It wasn’t until my friend Betty Beccari made her Cream-Less Chocolate Mousse that I realized just how muted regular chocolate mousse is.
I’ve been friends with Betty and her husband Serge since Maggy was a toddler and Sharon was in diapers. At the time we lived in New Haven, CT, and I was part of a cultural exchange program with our French sister city Avignon, France.
As part of the exchange we all stayed with host families. I’m not an especially lucky person, but this trip I scored. I got to stay with Serge and Betty, and we bonded instantly. They became my French parents; I was their American daughter with Maggy and Sharon the grandchildren they never had.
In the twenty-five years I’ve known them, we’ve become our own little cultural exchange. Before heading to fireworks one Bastille night, I served up a classic southern fried chicken dinner. Together we’ve walked the Freedom Trail, been to the Liberty Bell. They’ve served us horse tartare (which we thought was beef). They told Maggy and Sharon that rabbit was “special French chicken.”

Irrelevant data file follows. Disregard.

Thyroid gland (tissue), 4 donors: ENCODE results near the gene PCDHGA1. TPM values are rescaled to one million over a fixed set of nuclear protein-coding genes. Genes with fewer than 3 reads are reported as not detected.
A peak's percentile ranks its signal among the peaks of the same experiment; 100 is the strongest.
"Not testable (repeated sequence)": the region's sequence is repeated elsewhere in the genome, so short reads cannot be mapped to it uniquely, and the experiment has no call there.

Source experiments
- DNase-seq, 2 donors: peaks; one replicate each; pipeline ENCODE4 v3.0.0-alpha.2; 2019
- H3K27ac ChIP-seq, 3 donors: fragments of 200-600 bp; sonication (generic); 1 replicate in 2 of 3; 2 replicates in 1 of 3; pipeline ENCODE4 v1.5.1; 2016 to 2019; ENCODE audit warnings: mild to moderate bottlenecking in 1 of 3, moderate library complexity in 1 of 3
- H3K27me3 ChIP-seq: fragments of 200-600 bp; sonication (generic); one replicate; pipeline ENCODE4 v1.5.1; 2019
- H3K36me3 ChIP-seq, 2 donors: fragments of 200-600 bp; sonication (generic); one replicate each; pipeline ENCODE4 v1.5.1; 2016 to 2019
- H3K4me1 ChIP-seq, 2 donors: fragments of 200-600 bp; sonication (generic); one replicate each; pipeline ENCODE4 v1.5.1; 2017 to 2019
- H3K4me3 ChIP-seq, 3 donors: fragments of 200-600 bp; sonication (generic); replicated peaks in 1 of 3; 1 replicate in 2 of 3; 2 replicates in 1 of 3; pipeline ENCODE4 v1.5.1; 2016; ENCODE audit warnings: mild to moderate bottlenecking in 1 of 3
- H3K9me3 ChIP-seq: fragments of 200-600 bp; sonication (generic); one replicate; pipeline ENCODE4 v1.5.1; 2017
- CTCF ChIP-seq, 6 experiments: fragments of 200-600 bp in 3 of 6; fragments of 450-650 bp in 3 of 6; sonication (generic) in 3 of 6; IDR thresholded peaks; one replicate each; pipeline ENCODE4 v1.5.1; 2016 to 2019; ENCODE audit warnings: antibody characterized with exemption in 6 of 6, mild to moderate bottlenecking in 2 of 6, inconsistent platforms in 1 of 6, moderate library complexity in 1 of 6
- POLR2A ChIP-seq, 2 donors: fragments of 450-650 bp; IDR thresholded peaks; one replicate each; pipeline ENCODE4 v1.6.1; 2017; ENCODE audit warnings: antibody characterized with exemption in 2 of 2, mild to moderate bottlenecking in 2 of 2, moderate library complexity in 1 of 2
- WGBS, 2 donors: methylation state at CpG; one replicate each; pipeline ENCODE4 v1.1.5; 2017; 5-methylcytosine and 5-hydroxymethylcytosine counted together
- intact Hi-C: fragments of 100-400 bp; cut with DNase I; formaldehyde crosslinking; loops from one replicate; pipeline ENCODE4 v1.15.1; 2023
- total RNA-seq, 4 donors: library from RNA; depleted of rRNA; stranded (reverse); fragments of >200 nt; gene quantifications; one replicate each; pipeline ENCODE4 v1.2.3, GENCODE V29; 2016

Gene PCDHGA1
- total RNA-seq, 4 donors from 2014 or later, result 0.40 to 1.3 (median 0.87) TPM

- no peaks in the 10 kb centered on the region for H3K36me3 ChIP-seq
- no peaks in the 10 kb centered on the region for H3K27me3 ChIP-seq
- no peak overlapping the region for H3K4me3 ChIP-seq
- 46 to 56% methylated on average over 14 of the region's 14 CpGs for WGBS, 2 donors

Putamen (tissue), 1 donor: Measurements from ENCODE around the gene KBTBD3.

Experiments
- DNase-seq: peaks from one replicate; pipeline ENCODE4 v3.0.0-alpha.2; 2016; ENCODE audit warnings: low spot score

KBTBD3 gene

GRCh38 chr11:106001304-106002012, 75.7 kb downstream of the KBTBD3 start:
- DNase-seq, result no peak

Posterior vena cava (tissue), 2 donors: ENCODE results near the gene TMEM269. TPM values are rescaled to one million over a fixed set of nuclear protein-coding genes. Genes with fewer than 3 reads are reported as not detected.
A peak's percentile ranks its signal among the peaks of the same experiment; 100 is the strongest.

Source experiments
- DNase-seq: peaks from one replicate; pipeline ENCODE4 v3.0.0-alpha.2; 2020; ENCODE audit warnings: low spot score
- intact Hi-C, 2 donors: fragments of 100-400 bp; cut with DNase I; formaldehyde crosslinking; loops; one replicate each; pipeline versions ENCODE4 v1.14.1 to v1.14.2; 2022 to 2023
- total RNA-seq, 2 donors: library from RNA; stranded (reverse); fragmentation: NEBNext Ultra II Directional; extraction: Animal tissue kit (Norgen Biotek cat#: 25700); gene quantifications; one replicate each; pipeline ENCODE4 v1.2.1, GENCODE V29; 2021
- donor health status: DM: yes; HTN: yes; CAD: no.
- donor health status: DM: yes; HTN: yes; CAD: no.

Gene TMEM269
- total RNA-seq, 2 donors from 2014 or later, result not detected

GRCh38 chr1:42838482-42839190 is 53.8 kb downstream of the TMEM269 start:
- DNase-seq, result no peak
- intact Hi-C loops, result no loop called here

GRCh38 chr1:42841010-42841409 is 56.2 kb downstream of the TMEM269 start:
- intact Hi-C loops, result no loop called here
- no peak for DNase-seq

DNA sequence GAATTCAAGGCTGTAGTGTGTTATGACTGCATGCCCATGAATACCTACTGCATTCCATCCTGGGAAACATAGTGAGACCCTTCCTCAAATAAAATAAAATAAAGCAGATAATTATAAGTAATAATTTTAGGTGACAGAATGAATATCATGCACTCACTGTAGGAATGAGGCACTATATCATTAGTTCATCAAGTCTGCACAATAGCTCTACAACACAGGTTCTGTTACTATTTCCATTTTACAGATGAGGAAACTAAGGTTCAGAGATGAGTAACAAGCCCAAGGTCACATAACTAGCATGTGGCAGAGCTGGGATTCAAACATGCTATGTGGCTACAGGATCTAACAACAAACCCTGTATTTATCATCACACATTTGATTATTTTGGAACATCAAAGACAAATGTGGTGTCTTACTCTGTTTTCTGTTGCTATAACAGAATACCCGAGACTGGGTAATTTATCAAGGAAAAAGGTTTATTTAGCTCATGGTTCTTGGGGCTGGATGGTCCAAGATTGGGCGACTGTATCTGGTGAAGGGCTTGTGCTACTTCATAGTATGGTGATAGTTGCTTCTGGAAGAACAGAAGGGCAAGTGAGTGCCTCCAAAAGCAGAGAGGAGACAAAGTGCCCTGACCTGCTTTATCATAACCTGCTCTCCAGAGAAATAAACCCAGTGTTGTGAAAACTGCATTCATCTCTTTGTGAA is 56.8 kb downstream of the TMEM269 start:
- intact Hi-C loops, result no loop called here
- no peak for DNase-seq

We always cook when we’re together. On one of their most recent visits Betty made a brilliant dessert–Cream-less Chocolate Mousse. Rather than fold the rich whipped cream into the mousse, dulling the chocolate flavor, she served it alongside in ice cream form. In one mouthful you get a potent chocolate hit with a swirl of cold churned cream–truly separate, but equal. You also save a step not having to whip heavy cream. Once the mousse is made, pull out the ice cream carton and scoop. Genius.
- 8 ounces bittersweet chocolate
- ¼ cup granulated sugar, divided
- 3 large eggs, separated
- 3 tablespoons dark rum or raspberry liqueur, such as Chambord
- Pinch salt
- 1 pint premium vanilla or other flavored ice cream
- Melt chocolate and 2 tablespoons of the sugar in a medium bowl over a pan of simmering water. Remove bowl from heat; whisk in yolks, one at a time, until chocolate is stiff but smooth; whisk in rum or liqueur and set aside.
- Meanwhile, beat egg whites and salt in a medium bowl until foamy. Continue to beat, gradually adding remaining 2 tablespoons of sugar until stiff peaks form. Stir ½ cup of the whipped egg white into the chocolate to loosen it. Fold in remaining egg whites until chocolate and egg whites are well blended. Cover and refrigerate until ready to serve.
- To serve, scoop ⅓ cup each mousse and ice cream into a goblet. Serve.